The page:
(Critical Survey of Science Fiction and Fantasy)

Alraune is one of the most fascinating and yet unpleasant and disturbing of fantasy novels. It was a popular success and has been filmed numerous times. With the exception of Hanns Heinz Ewers’ other work—The Sorcerer’s Apprentice (1907) and Vampire (1921), also featuring Frank Braun—there is nothing quite like it. The closest works are Joris-Karl Huysmans’ Against the Grain (1884) and Là Bas (1891) and Valery Bryusov’s The Fiery Angel (1908). One would be hard pressed to find a less pleasant cast of characters between two covers.

The disturbing quality stems from the author’s apparent gusto in portraying decadence, cruelty, and amorality. He seems to delight as much in Alraune’s conquests as does Professor ten Brinken. Ewers lovingly dwells upon the sensuality and the perversity of characters and events described, and he excels in exotic description. He, like his Alraune, toys with his reader. For example, the experiment that will result in her conception is much planned and discussed, but the scene itself is entirely passed over. Alraune’s death occupies very little space, though the author provides several pages of weirdly perverse comment.

Ewers’ technique here, as in his other novels, is to take a superstition, update it in sociological, scientific, or psychological terms, and all but explain it away, leaving only enough of the supernatural and the unexplainable to unsettle his reader. He seems to ask, “What if there really is something to the superstition for which our modern knowledge cannot account?” One may debunk the “mystery” from Alraune’s birth, sordid as it is, but how can one account for her ability even as a child to pick winning lottery tickets, locate long-buried treasure, and know which stocks will go up?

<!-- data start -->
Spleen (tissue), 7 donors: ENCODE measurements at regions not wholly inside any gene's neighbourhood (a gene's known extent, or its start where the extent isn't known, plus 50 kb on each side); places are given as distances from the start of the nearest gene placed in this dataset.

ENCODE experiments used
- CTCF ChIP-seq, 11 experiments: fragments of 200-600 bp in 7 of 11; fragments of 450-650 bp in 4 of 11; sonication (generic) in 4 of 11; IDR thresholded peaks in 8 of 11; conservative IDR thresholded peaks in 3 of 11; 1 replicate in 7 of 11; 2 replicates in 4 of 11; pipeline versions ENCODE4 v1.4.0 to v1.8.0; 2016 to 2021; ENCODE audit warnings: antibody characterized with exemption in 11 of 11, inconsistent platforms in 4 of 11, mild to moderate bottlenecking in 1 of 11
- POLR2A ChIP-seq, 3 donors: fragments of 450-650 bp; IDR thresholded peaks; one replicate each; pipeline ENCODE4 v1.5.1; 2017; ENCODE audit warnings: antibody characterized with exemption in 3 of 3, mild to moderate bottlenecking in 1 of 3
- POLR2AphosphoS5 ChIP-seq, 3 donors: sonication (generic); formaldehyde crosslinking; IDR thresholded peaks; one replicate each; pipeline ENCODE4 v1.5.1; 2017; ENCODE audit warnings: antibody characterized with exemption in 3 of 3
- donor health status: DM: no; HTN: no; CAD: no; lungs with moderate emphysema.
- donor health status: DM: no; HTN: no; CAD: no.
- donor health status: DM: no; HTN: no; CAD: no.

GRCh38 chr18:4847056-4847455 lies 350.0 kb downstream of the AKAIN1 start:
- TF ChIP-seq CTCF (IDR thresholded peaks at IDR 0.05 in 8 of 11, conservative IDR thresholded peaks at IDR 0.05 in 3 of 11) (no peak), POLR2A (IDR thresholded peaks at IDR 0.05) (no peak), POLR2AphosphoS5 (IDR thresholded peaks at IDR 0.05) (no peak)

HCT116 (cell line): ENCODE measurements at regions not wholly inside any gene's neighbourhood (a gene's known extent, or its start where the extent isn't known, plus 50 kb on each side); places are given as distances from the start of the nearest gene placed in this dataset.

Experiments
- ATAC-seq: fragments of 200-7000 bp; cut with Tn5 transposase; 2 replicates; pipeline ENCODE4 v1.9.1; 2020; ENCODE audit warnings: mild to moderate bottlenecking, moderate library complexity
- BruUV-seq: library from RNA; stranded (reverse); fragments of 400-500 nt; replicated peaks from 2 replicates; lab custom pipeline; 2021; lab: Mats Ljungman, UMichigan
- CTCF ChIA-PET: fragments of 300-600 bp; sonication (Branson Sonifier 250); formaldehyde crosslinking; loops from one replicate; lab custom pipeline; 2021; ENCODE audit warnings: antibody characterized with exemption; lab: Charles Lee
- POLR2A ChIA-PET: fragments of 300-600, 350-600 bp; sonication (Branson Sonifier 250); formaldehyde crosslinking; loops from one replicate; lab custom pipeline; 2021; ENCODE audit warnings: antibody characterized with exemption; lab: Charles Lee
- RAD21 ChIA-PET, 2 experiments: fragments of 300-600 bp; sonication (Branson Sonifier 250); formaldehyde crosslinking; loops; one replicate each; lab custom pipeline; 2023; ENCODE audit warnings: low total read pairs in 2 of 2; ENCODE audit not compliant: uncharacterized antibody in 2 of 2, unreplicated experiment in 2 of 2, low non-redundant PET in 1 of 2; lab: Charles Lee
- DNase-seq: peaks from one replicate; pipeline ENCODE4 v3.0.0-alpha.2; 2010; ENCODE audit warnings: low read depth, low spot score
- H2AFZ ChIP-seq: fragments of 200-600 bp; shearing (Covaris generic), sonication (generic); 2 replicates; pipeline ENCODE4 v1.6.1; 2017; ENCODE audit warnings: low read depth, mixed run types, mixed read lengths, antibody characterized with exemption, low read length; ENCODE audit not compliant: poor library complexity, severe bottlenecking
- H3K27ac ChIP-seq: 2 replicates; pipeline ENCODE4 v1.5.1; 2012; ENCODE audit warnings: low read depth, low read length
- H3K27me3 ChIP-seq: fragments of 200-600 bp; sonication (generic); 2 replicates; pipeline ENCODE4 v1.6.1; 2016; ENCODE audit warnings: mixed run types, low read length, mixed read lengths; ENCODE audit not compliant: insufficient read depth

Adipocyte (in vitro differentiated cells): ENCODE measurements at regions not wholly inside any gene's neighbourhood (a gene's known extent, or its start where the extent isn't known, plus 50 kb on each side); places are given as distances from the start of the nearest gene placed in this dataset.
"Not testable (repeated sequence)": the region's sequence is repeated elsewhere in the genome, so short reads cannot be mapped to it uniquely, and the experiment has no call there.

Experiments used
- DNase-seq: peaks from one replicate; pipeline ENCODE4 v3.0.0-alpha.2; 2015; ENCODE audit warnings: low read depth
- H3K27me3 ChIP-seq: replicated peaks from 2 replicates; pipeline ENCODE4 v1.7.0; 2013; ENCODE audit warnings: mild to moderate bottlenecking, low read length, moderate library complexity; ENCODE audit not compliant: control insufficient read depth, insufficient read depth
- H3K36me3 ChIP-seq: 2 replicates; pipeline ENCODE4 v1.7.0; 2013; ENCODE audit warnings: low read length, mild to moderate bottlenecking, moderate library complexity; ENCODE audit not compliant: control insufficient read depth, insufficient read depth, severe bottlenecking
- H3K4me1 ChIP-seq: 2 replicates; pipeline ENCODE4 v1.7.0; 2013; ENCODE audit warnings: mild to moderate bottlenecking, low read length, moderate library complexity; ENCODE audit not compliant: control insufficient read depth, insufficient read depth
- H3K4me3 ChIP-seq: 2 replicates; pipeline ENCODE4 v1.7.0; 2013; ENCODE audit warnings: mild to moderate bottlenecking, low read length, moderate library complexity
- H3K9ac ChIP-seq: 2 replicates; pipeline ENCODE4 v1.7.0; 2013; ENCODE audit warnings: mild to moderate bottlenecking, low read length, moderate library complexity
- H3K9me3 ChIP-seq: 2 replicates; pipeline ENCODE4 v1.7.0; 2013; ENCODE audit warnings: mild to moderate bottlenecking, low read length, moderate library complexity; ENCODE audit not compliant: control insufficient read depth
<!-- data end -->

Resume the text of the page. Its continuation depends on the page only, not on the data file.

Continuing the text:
The experiment in artificial insemination fails to impress in times when the technique is fairly common, and the book overall is repulsive. Although Braun is meant to be the hero, Alraune is nearly the most sympathetic of the characters. Ewers’ attempts to make her seem soul-less make it nearly impossible to pity her in the way that they might the Frankenstein monster, for example. Ewers’ own life may make his work unattractive to some readers: He worked enthusiastically with the Nazis. A fascination with evil permeates his fiction.